Unfortunately, all seven studies used a small number of subjects (n= 10, 44, 17, 47, 34, 30, and 30). In addition, three studies did not use a placebo control group, and an additional three studies did not control the use of analgesics. Two out of the original seven studies did not show any significant difference in pain when patients were treated with SAMe, 6, 10 and one study did not show any difference in depression.8 The single study that looked at oral SAMe showed a positive effect on fatigue and mood, but no significant effect on pain. 6
In terms of safety, SAMe is typically well-tolerated. Most of the reported adverse effects are short-lived and are of mild to moderate severity. Very few patients have withdrawn from clinical trials due to adverse effects resulting from treatment with SAMe. However, that does not mean that SAMe lacks adverse effects altogether. Adverse effects of oral SAMe include gastrointestinal distress, dizziness, and hypomania. Adverse effects seen with injectable SAMe include transient pain at the injections site, mild psychoactivation, anaphylaxis, nausea, vomiting, and diarrhea. 5
While the efficacy of SAMe for symptoms of fibromyalgia has been evaluated in seven clinical trials, all of these studies were small and demonstrated mixed results. The effects of oral SAMe have only been reported in a single RCT, which demonstrated some positive effects on symptoms of fibromyalgia.13 Furthermore, while SAMe appears to be relatively safe, it is very expensive, and interactions with other medications are not well-studied.14
Larger-scale, placebo-controlled clinical trials are still needed before more definite conclusions can be drawn with regards to the role of SAMe in the symptomatic treatment of fibromyalgia. However, this does not mean that SAMe should not be taken by patients with fibromyalgia to see if it results in a symptomatic relief. Oral SAMe can be clinically efficacious and should not be overlooked as an agent for symptomatic relief in patients with fibromyalgia.15 In a disease like fibromyalgia, where symptoms vary greatly from patient to patient, it is especially important to consider all therapeutic options, since the response to therapy varies greatly as well.4
- Sarac AJ, Gur A. Complementary and alternative medical therapies in fibromyalgia. Curr Pharm Des 2006; 12(1): 47-57. Accessed November 4, 2014.
- Patkar AA, Bilal LS, Masand PS. Management of fibromyalgia. Curr Psychiatry Rep 2003; 5(1): 218-24. Accessed November 3, 2014.
- Busch A, Schachter CL, Peloso PM, Bombardier C. , Exercise for treating fibromyalgia syndrome. Cochrane Database Syst Rev 2002;(3): CD003786.
- Pioro-Boisset M, Esdaile JM, Fitzcharles MA, Alternative medicine use in fibromyalgia syndrome. Arthritis Care and Research. 1996; 9(1): 13-17.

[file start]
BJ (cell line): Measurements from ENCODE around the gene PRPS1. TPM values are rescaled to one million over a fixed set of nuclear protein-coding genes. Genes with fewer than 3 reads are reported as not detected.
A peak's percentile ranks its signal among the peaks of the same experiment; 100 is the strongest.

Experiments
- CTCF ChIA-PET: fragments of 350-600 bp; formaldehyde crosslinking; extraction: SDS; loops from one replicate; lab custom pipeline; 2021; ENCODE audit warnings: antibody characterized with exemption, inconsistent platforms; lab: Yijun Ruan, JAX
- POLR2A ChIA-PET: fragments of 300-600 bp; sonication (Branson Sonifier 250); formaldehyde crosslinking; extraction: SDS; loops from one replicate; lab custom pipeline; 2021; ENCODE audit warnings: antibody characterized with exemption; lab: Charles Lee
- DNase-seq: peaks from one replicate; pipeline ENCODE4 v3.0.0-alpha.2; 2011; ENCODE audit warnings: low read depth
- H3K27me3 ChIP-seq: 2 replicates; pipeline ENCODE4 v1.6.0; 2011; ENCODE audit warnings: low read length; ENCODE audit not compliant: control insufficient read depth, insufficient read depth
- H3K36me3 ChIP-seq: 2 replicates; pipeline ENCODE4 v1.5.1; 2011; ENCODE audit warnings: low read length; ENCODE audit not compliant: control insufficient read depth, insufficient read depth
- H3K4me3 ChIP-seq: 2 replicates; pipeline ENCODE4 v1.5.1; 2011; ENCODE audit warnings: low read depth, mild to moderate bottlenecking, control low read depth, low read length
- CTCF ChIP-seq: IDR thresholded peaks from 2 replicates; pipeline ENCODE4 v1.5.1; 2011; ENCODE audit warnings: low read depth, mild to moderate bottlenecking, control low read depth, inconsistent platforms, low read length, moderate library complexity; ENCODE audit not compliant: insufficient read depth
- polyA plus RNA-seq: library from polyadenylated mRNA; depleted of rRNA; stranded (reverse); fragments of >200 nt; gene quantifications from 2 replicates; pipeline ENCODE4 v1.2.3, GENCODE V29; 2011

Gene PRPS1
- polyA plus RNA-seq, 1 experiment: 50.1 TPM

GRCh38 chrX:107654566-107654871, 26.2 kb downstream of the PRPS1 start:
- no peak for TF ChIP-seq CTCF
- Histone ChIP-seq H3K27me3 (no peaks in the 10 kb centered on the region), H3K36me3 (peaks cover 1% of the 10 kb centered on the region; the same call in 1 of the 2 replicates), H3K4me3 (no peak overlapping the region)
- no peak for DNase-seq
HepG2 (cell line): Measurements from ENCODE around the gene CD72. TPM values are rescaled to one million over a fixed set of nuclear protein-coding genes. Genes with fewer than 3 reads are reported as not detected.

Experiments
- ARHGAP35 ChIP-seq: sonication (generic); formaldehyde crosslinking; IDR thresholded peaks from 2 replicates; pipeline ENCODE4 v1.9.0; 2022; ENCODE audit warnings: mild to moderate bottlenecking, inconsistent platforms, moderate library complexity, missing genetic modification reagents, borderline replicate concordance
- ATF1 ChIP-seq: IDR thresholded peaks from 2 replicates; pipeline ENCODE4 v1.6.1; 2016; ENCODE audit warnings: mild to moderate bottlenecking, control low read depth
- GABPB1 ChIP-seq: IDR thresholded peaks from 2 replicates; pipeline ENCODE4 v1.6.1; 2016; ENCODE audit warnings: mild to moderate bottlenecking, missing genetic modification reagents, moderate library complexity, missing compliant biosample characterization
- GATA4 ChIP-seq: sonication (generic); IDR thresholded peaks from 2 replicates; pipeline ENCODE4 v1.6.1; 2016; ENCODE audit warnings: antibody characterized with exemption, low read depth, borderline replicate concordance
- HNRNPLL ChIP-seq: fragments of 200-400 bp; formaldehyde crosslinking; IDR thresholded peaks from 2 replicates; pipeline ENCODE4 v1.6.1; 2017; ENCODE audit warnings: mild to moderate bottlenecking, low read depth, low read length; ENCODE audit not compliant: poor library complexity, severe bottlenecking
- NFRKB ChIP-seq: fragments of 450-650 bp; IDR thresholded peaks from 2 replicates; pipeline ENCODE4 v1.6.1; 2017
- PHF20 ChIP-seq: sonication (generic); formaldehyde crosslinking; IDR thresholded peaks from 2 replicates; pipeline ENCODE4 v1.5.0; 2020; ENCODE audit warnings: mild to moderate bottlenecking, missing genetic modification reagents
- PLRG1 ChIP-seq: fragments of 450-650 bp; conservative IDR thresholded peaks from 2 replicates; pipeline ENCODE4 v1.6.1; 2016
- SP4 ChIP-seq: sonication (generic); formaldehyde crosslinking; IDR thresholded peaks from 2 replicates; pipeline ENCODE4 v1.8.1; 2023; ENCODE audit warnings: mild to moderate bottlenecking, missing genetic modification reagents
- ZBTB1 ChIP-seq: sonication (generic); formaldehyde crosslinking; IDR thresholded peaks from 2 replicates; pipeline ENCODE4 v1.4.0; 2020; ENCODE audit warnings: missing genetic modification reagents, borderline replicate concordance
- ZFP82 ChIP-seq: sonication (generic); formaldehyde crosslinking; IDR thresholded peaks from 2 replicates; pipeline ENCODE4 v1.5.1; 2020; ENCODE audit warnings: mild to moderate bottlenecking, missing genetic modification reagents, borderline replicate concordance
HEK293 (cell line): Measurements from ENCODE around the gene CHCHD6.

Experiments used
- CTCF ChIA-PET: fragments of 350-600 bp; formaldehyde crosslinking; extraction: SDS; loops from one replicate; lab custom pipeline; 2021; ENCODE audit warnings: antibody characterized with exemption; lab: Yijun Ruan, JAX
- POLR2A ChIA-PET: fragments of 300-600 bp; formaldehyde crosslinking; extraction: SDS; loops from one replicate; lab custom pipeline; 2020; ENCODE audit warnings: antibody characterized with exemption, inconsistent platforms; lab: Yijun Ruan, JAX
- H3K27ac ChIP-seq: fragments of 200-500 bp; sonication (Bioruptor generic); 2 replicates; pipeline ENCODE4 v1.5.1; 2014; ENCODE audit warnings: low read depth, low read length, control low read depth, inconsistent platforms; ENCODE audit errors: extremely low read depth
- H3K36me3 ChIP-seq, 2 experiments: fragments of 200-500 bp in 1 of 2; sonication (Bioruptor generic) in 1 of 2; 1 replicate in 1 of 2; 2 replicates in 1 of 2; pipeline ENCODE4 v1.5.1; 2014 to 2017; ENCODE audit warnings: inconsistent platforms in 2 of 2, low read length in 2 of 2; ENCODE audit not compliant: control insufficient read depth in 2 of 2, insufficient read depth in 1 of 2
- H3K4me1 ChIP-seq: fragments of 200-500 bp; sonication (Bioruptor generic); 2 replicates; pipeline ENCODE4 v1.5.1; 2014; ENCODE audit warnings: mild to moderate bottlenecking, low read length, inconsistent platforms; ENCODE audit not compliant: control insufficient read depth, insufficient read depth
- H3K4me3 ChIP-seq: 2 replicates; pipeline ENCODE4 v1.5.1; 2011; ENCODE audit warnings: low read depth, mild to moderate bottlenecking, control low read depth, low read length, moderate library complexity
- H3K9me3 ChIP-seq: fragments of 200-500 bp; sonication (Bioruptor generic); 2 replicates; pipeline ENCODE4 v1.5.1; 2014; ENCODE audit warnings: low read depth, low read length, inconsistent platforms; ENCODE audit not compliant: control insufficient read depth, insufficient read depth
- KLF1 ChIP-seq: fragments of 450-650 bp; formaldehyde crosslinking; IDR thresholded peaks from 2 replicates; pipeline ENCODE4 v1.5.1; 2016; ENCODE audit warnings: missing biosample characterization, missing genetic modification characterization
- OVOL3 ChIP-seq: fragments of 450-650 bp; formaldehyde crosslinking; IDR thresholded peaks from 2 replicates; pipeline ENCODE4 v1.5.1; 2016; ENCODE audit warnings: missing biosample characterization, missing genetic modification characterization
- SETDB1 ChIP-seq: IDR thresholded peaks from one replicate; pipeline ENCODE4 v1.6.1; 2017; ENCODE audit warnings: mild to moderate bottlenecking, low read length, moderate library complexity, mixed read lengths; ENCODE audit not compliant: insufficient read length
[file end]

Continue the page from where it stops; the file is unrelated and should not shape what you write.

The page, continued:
- Fetrow CW, Avila JR. Efficacy of the dietary supplements. S-adenosyl-L-methionine. Ann Pharmacotherapy 2001; 35(5): 1414-25. Accessed November 4, 2014.
- Jacobsen S, Danneskiold-Samsoe B, Andersen RB. Oral S- adenosylmethionine in primary fibromyalgia: a double-blind clinical evaluation. Scand J Rheumatol 1991; 20(2): 294-302. Accessed November 7, 2014.
- Tavoni A, Vitali C, Bombardieri S. Evaluation of S- adenosylmethionine in primary fibromyalgia: a double-blind crossover study. Am J Med 1987; 83(2): 107-110. Accessed November 4, 2014.
- Volkmann H, Norregaard J, Jacobsen S, et al. Double-blind, placebo-controlled crossover study of intravenous S- adenosyl-L-methionine in patients with fibromyalgia. Scand J Rheum 1997; 26(1): 206-11. Accessed November 5, 2014.
- Tavoni A, Jeracitano G, Cirigliano G. Evaluation of S-adenosylmethionine in secondary fibromyalgia: a double-blind study. Clin Exp Rheumatol 1998; 16(7): 106-107. Accessed November 3, 2014.
- DiBenedetto P, Iona LG, Zidarich V. Clinical evaluation of S-adenosyl- L-methionine versus trans-cutaneous electrical nerve stimulation in primary fibromyalgia. Curr Ther Res 1993; 53(3):222-229. Accessed November 4, 2014.
- Grassetto M, Varotto A. Primary fibromyalgia is responsive to S-adenosylmethionine. Curr Ther Res 1994; 55(3): 797-806.
- Ianniello A, Ostuni PA, Sfriso P, et al. S-Adenosyl-L-methionine in Sjogren’s syndrome and fibromyalgia. Curr Ther Res 1994; 55(4): 699-706. Accessed November 4, 2014.
- De Silva V, El-Metwally A, Ernst E, et al. Evidence for the efficacy of complementary and alternative medicines in the management of fibromyalgia: a systematic review. Rheumatology (Oxford) 2010; 49(6):1063-8.
- Ebell MH, Beck E. How effective are complementary/alternative medicine (CAM) therapies for fibromyalgia? J Fam Pract 2001;50(5): 400-1. Accessed November 2, 2014.
- Bennett R. The rational management of fibromyalgia patients. Rheum Dis Clin North Am 2002; 28(1): 13-15. Accessed November 4, 2014.